The structure of scientific revolutions (Book, ) [werdec.org]FALL PDF version. Enter your email address to receive occasional updates and previews from The New Atlantis. Follow The New Atlantis. Kuhn challenged the traditional view of science as an accumulation of objective facts toward an ever more truthful understanding of nature. Paradigm shifts interrupt the linear progression of knowledge by changing how scientists view the world, the questions they ask of it, and the tools they use to understand it. Kuhn concluded that the path of science through these revolutions is not necessarily toward truth but merely away from previous error.
The Structure of scientific revolutions pt1
Thomas S. Kuhn The Structure Of Scientific Revolutions
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Kuhn begins by formulating some assumptions that lay the foundation for subsequent discussion and by briefly outlining the key contentions of the book. A scientific community cannot practice its trade without some set of received beliefs p. These beliefs form the foundation of the "educational initiation that prepares and licenses the student for professional practice" 5. The nature of the "rigorous and rigid" preparation helps ensure that the received beliefs exert a "deep hold" on the student's mind. To this end, "normal science often suppresses fundamental novelties because they are necessarily subversive of its basic commitments" 5. Research is "a strenuous and devoted attempt to force nature into the conceptual boxes supplied by professional education" 5. A shift in professional commitments to shared assumptions takes place when an anomaly "subverts the existing tradition of scientific practice" 6.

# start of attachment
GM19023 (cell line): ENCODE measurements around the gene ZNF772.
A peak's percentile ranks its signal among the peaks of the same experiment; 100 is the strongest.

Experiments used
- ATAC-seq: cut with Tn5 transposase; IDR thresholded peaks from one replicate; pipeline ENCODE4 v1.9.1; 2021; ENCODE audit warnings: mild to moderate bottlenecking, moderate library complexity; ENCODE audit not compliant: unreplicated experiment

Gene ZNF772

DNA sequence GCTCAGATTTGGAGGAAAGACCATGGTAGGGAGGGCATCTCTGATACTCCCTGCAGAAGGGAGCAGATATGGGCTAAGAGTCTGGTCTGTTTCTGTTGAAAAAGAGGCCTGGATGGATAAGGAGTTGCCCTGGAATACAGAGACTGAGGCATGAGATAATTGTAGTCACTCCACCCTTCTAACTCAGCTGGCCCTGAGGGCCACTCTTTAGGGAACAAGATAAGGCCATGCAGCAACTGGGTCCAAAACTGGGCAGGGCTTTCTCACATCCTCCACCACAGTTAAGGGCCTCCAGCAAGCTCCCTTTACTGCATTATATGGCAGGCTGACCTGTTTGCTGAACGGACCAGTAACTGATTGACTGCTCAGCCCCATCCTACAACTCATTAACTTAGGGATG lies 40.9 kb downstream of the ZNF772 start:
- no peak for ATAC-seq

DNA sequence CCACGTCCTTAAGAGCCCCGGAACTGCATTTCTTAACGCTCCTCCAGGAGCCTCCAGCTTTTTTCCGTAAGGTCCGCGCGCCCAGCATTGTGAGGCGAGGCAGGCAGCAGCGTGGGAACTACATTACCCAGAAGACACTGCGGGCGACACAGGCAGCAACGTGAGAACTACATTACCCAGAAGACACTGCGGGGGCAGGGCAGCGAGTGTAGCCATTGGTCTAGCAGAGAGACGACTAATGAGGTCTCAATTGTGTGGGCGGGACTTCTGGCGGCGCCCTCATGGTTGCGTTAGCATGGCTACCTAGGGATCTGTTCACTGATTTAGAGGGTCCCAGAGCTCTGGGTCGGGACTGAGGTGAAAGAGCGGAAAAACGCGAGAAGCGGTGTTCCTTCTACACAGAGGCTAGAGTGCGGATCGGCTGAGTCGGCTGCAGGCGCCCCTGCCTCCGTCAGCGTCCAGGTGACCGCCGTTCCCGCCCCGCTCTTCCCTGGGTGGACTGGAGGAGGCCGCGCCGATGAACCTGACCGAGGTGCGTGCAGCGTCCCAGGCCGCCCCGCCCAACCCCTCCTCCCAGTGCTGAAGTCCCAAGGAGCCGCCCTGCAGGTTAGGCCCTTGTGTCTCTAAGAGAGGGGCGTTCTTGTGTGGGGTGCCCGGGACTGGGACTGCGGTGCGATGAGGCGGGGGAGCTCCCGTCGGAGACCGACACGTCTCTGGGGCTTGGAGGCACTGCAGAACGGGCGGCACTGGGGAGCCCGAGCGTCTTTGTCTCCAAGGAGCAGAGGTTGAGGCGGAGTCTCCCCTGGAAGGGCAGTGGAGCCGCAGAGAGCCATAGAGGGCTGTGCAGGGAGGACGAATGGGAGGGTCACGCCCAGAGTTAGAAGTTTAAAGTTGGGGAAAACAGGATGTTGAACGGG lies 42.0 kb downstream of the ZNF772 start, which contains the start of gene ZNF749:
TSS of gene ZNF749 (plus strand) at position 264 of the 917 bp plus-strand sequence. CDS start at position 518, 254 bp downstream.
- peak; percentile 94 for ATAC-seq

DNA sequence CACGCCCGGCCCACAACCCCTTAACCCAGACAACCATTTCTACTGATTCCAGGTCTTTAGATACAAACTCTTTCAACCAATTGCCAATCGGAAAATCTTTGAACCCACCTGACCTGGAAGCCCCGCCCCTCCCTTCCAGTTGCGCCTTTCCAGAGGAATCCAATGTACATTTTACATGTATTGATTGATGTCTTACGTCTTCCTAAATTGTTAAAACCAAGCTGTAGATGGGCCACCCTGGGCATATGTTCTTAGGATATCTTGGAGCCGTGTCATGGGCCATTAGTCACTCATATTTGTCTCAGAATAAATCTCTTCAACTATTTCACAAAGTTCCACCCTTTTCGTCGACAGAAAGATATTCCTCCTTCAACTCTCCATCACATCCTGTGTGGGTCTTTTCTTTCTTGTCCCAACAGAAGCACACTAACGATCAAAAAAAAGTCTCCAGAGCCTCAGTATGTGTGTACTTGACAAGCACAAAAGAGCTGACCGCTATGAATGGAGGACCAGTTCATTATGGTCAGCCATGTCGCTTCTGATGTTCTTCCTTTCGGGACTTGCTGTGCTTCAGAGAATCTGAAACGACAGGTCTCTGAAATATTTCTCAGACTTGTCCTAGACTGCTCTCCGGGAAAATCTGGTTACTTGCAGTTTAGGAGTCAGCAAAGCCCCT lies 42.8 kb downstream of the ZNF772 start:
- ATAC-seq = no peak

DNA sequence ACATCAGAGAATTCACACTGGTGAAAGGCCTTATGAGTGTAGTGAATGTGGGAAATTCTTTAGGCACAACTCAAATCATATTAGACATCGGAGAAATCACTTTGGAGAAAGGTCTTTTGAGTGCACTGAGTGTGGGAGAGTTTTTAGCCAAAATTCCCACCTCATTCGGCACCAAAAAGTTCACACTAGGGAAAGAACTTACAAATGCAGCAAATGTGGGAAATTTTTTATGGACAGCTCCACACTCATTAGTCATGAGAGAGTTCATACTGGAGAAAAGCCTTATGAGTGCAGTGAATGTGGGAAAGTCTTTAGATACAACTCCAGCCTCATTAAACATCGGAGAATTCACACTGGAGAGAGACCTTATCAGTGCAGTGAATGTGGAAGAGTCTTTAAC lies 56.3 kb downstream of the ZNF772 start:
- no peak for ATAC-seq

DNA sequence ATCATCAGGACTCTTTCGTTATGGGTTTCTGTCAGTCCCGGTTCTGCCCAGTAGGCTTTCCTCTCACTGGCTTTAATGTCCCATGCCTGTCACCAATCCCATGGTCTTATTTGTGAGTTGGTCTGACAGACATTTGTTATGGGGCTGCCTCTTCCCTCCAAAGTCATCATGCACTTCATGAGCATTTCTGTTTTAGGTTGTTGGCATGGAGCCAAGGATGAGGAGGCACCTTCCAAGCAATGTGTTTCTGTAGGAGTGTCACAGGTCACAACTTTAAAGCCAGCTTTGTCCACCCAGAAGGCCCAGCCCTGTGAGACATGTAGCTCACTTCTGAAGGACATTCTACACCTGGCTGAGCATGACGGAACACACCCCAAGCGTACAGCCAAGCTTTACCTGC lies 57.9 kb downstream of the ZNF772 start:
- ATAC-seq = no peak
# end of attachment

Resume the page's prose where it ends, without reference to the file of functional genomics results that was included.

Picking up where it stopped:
Chapter I - Introduction: A Role for History.
The Structure of Scientific Revolutions Reviewed in 8.5 minutes
Thomas Samuel Kuhn — is one of the most influential philosophers of science of the twentieth century, perhaps the most influential. His book The Structure of Scientific Revolutions is one of the most cited academic books of all time. His account of the development of science held that science enjoys periods of stable growth punctuated by revisionary revolutions. He then switched to history of science, and as his career developed he moved over to philosophy of science, although retaining a strong interest in the history of physics. In , he graduated from Harvard summa cum laude. Thereafter he spent the remainder of the war years in research related to radar at Harvard and then in Europe.